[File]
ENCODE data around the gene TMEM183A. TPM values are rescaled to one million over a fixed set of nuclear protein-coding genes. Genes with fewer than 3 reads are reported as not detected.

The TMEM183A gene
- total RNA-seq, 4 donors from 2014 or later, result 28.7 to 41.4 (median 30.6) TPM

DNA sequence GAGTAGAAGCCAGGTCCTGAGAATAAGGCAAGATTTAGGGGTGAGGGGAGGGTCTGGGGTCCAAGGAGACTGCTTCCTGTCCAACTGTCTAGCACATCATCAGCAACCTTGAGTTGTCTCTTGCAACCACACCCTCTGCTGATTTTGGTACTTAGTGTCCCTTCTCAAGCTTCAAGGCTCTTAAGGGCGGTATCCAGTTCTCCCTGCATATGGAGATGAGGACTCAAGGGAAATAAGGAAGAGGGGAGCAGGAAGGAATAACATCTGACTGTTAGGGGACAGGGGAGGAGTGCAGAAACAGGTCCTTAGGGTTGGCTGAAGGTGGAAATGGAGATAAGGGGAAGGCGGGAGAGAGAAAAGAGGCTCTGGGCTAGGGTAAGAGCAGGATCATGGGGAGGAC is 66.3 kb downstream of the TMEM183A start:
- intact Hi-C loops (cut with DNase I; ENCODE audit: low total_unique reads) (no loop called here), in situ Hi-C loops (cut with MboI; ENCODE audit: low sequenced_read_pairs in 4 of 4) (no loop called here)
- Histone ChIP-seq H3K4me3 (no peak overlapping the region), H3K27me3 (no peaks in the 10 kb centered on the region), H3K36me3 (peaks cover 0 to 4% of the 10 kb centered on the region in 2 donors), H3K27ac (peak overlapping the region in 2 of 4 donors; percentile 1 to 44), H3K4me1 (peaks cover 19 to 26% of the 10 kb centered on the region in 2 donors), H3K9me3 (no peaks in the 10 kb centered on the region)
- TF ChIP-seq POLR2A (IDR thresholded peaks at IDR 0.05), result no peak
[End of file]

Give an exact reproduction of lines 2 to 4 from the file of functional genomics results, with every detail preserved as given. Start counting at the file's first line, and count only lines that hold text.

The TMEM183A gene
- total RNA-seq, 4 donors from 2014 or later, result 28.7 to 41.4 (median 30.6) TPM

DNA sequence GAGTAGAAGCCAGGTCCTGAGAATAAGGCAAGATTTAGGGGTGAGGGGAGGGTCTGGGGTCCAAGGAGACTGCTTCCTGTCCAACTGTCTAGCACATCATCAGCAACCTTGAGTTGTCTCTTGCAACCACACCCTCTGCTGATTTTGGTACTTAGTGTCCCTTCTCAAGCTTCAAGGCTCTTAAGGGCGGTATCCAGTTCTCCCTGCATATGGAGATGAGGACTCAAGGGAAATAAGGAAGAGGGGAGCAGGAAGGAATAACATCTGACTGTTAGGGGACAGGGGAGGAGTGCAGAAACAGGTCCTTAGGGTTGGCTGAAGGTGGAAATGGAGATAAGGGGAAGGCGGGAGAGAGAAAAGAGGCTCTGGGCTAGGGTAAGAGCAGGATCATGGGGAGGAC is 66.3 kb downstream of the TMEM183A start: